Assembly enters final week with tough issues pending

As the General Assembly enters the final week of its 90-day session, lawmakers have fewer issues coming down to the wire than in a typical year — but some that remain are very thorny indeed.

A proposal to raise the minimum wage, Gov. Martin O'Malley's top priority in his last year as governor, is stalled by a key senator's demand that the state also increase the pay of workers who care for the developmentally disabled.


The House and Senate are wrangling over how much money to devote to a tax break intended to keep the production of the hit TV series "House of Cards" in Maryland. The two chambers must also resolve differences over how to fix a moribund medical marijuana program and build more accuracy into ticketing by speed cameras.

The most difficult issue of all appears to be restructuring Maryland's system for deciding which people who are arrested will be freed before trial and which will remain in jail. In that case the stakes are huge because the General Assembly faces a court-imposed deadline to comply with a decision that defendants have a right to a lawyer at all bail hearings or face potentially budget-busting consequences.


"Most of the weighty issues have been dealt with," Senate President Thomas V. Mike Miller said Friday.

Matters that have been addressed so far this session include bills slashing the number of families whose inheritances are subject to the estate tax and offering new protection for the rights of transgender people; both have been passed and sent to the governor. On other issues, the House and Senate have reached agreement and must only complete the final step of passing the other chamber's bill. Those include an O'Malley package of domestic violence legislation and a measure that would ensure pit bull terriers are treated the same under the law as other dogs — while also making it easier for dog-bite victims to sue.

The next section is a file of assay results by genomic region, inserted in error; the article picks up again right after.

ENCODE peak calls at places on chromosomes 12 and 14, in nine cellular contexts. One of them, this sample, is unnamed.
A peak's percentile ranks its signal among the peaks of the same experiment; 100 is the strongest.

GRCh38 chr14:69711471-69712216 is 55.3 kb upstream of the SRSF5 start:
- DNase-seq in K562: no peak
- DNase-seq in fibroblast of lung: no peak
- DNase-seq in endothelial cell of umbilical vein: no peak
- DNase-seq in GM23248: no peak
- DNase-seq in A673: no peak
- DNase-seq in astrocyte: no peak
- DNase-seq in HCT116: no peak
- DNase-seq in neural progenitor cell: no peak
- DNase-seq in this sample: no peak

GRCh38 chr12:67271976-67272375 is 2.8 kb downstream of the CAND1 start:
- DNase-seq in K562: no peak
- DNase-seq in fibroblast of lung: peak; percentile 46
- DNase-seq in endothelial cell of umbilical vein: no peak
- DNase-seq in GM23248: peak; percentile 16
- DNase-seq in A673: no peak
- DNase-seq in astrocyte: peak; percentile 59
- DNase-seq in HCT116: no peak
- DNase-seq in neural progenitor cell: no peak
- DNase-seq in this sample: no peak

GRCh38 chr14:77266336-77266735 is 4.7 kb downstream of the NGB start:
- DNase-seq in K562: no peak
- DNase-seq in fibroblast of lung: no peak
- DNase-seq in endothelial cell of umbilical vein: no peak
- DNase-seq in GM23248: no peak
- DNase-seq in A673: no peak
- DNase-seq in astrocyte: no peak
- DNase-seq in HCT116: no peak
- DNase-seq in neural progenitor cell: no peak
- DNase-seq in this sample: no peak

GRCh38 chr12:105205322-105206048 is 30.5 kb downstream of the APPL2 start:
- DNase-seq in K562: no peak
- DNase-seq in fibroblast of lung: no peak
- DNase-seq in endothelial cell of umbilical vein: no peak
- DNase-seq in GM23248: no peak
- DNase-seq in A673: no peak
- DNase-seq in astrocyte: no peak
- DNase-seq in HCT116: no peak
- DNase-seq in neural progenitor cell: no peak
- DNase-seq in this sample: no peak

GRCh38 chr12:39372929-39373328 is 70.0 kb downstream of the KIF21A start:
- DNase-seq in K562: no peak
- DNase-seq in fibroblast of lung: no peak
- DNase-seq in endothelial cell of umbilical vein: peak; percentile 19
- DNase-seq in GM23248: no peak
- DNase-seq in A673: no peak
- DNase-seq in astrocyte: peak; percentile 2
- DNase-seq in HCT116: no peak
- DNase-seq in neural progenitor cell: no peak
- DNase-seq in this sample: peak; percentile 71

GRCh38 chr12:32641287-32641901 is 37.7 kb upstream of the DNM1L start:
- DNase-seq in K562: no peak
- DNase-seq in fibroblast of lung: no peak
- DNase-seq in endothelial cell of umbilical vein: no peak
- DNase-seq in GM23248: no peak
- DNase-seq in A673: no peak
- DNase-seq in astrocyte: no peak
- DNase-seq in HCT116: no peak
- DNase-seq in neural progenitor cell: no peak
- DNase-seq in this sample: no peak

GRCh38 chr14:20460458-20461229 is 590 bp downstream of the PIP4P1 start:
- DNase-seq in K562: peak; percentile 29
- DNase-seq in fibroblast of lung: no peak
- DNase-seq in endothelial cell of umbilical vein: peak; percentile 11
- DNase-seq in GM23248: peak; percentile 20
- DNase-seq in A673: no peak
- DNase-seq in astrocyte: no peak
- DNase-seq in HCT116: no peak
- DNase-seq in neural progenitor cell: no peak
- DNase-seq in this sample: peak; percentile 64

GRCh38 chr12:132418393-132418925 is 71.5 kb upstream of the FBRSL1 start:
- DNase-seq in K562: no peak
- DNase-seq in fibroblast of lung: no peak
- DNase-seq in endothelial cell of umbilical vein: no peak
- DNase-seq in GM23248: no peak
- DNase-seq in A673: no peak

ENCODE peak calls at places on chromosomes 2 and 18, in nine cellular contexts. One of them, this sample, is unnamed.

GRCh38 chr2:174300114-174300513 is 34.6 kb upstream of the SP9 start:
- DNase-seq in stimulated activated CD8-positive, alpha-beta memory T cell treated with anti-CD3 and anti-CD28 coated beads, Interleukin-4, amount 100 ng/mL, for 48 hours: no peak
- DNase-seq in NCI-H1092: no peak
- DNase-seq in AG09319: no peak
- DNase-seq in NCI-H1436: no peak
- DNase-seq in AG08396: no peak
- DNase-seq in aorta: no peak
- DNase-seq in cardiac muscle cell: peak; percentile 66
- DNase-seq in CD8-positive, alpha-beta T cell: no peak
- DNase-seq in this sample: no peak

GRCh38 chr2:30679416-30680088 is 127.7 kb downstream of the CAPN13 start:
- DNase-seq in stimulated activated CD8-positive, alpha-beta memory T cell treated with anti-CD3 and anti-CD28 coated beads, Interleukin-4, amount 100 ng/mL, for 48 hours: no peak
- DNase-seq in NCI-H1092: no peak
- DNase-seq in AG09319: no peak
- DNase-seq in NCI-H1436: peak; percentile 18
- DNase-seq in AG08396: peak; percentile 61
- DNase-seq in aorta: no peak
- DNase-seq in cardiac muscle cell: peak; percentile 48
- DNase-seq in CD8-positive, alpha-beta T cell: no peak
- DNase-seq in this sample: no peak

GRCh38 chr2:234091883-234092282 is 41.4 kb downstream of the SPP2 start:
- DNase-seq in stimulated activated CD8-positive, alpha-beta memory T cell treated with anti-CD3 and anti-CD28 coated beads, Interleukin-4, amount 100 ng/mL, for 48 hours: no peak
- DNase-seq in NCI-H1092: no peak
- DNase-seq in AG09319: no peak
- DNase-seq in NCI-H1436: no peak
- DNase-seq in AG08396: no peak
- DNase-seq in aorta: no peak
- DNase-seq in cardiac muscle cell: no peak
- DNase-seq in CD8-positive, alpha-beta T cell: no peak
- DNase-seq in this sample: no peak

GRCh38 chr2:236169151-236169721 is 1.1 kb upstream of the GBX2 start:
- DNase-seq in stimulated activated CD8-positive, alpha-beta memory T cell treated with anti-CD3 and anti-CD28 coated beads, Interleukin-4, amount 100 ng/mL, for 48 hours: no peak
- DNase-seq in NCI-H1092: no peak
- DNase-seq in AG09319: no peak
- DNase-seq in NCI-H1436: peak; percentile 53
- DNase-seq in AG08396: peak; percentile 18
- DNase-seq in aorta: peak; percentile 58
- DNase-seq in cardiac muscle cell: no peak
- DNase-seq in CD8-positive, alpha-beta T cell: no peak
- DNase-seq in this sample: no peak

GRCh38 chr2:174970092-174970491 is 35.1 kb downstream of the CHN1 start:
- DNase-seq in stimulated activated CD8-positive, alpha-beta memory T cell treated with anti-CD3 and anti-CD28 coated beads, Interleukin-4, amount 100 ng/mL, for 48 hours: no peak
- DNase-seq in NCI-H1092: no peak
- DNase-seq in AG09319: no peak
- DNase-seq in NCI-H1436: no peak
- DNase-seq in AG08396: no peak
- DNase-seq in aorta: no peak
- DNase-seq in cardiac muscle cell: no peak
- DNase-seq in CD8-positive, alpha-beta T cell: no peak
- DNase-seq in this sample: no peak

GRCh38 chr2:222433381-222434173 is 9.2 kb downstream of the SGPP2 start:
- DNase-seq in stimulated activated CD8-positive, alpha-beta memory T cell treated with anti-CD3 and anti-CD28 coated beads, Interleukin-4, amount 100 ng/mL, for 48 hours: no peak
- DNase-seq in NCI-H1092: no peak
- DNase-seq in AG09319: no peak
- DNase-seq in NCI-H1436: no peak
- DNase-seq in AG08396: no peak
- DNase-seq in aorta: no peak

Some high-profile bills are dead or on life support. Proposals to ban, delay or limit the natural gas extraction process known as fracking were killed in committee. Most bills to repeal or cut back stormwater pollution-control fees — which Republicans call a "rain tax" — are dead. A bill that would decriminalize possession of small amounts of marijuana passed the Senate and is technically alive in a House committee. But that bill, like a legalization measure, is unlikely to reach the House floor.

The three bills Miller said he sees as items that must pass before the session ends next Monday are the budget, the governor's proposal to raise the $7.25-an-hour minimum wage to $10.10 and a plan for revamping the pretrial release system.

The two chambers appear to be relatively close on the terms of the state's $39 billion budget. Still, there are relatively small unresolved budget issues that could lead to brinkmanship if legislators dig in their heels in conference committee negotiations.

One is the film tax credit, for which the House is proposing $11 million and the Senate $18.5 million. Lawmakers of both parties in the House and Senate say they want to keep such shows as "House of Cards" and "Veep" in the state, but the House also wants to send a message that it doesn't want to be pushed around by production executives.

To drive that home, the House hung an amendment on the budget that would require the state to use its eminent domain powers to acquire the assets of a production company that has received the tax credit but abandons the state. The makers of "House of Cards" filmed much of the show's first two seasons at sites in Harford County and Baltimore, including renting space in the Baltimore Sun building.